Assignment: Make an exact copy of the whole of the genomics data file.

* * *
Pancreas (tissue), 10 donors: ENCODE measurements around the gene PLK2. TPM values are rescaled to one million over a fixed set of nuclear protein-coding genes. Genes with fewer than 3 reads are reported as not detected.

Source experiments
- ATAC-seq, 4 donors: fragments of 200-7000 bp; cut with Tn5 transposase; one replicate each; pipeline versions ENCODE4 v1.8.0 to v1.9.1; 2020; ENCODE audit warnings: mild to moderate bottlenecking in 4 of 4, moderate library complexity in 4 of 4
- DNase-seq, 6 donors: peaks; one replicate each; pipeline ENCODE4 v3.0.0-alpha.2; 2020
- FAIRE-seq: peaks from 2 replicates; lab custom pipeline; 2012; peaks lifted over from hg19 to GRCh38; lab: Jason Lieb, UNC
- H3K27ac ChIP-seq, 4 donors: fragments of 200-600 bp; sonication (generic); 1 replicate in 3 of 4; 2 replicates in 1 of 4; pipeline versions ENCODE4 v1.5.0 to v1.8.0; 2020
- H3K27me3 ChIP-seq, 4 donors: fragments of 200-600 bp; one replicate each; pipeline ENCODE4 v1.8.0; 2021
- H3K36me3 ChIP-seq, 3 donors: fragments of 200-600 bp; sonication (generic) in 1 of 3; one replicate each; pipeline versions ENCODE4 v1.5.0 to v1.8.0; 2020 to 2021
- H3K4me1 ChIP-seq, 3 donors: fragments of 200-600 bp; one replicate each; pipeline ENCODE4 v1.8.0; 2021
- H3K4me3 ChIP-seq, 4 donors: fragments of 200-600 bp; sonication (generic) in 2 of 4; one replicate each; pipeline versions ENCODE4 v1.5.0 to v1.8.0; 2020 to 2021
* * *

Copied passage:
Pancreas (tissue), 10 donors: ENCODE measurements around the gene PLK2. TPM values are rescaled to one million over a fixed set of nuclear protein-coding genes. Genes with fewer than 3 reads are reported as not detected.

Source experiments
- ATAC-seq, 4 donors: fragments of 200-7000 bp; cut with Tn5 transposase; one replicate each; pipeline versions ENCODE4 v1.8.0 to v1.9.1; 2020; ENCODE audit warnings: mild to moderate bottlenecking in 4 of 4, moderate library complexity in 4 of 4
- DNase-seq, 6 donors: peaks; one replicate each; pipeline ENCODE4 v3.0.0-alpha.2; 2020
- FAIRE-seq: peaks from 2 replicates; lab custom pipeline; 2012; peaks lifted over from hg19 to GRCh38; lab: Jason Lieb, UNC
- H3K27ac ChIP-seq, 4 donors: fragments of 200-600 bp; sonication (generic); 1 replicate in 3 of 4; 2 replicates in 1 of 4; pipeline versions ENCODE4 v1.5.0 to v1.8.0; 2020
- H3K27me3 ChIP-seq, 4 donors: fragments of 200-600 bp; one replicate each; pipeline ENCODE4 v1.8.0; 2021
- H3K36me3 ChIP-seq, 3 donors: fragments of 200-600 bp; sonication (generic) in 1 of 3; one replicate each; pipeline versions ENCODE4 v1.5.0 to v1.8.0; 2020 to 2021
- H3K4me1 ChIP-seq, 3 donors: fragments of 200-600 bp; one replicate each; pipeline ENCODE4 v1.8.0; 2021
- H3K4me3 ChIP-seq, 4 donors: fragments of 200-600 bp; sonication (generic) in 2 of 4; one replicate each; pipeline versions ENCODE4 v1.5.0 to v1.8.0; 2020 to 2021